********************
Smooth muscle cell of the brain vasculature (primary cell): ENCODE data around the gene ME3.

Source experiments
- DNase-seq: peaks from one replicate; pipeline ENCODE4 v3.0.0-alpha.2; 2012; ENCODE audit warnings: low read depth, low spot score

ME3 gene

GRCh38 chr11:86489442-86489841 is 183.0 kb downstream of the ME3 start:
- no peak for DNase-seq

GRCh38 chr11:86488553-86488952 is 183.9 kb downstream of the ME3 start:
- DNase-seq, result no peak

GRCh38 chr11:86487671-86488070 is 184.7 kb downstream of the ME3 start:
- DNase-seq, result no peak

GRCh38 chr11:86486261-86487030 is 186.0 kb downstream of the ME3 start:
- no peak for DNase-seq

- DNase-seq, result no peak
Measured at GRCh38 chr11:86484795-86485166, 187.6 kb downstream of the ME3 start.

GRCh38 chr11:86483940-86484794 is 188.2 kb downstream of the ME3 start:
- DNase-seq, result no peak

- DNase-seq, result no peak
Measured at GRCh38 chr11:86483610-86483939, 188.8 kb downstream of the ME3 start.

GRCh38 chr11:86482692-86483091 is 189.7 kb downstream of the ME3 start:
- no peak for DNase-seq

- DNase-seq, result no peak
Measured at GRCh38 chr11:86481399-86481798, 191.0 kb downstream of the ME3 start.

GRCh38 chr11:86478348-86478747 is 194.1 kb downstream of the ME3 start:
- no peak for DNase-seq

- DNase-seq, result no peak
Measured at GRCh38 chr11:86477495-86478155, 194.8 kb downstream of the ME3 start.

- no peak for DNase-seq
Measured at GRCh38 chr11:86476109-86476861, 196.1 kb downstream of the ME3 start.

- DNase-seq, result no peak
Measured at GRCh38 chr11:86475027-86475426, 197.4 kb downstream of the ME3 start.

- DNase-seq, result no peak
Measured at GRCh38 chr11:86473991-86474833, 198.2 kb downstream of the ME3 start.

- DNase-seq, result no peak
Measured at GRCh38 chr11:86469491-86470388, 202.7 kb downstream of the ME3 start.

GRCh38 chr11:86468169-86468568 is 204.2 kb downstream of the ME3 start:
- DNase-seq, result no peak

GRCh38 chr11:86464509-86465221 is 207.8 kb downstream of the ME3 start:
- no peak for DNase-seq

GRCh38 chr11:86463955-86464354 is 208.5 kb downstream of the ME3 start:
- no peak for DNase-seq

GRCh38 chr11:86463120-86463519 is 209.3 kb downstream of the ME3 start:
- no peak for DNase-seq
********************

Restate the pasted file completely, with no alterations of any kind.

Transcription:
Smooth muscle cell of the brain vasculature (primary cell): ENCODE data around the gene ME3.

Source experiments
- DNase-seq: peaks from one replicate; pipeline ENCODE4 v3.0.0-alpha.2; 2012; ENCODE audit warnings: low read depth, low spot score

ME3 gene

GRCh38 chr11:86489442-86489841 is 183.0 kb downstream of the ME3 start:
- no peak for DNase-seq

GRCh38 chr11:86488553-86488952 is 183.9 kb downstream of the ME3 start:
- DNase-seq, result no peak

GRCh38 chr11:86487671-86488070 is 184.7 kb downstream of the ME3 start:
- DNase-seq, result no peak

GRCh38 chr11:86486261-86487030 is 186.0 kb downstream of the ME3 start:
- no peak for DNase-seq

- DNase-seq, result no peak
Measured at GRCh38 chr11:86484795-86485166, 187.6 kb downstream of the ME3 start.

GRCh38 chr11:86483940-86484794 is 188.2 kb downstream of the ME3 start:
- DNase-seq, result no peak

- DNase-seq, result no peak
Measured at GRCh38 chr11:86483610-86483939, 188.8 kb downstream of the ME3 start.

GRCh38 chr11:86482692-86483091 is 189.7 kb downstream of the ME3 start:
- no peak for DNase-seq

- DNase-seq, result no peak
Measured at GRCh38 chr11:86481399-86481798, 191.0 kb downstream of the ME3 start.

GRCh38 chr11:86478348-86478747 is 194.1 kb downstream of the ME3 start:
- no peak for DNase-seq

- DNase-seq, result no peak
Measured at GRCh38 chr11:86477495-86478155, 194.8 kb downstream of the ME3 start.

- no peak for DNase-seq
Measured at GRCh38 chr11:86476109-86476861, 196.1 kb downstream of the ME3 start.

- DNase-seq, result no peak
Measured at GRCh38 chr11:86475027-86475426, 197.4 kb downstream of the ME3 start.

- DNase-seq, result no peak
Measured at GRCh38 chr11:86473991-86474833, 198.2 kb downstream of the ME3 start.

- DNase-seq, result no peak
Measured at GRCh38 chr11:86469491-86470388, 202.7 kb downstream of the ME3 start.

GRCh38 chr11:86468169-86468568 is 204.2 kb downstream of the ME3 start:
- DNase-seq, result no peak

GRCh38 chr11:86464509-86465221 is 207.8 kb downstream of the ME3 start:
- no peak for DNase-seq

GRCh38 chr11:86463955-86464354 is 208.5 kb downstream of the ME3 start:
- no peak for DNase-seq

GRCh38 chr11:86463120-86463519 is 209.3 kb downstream of the ME3 start:
- no peak for DNase-seq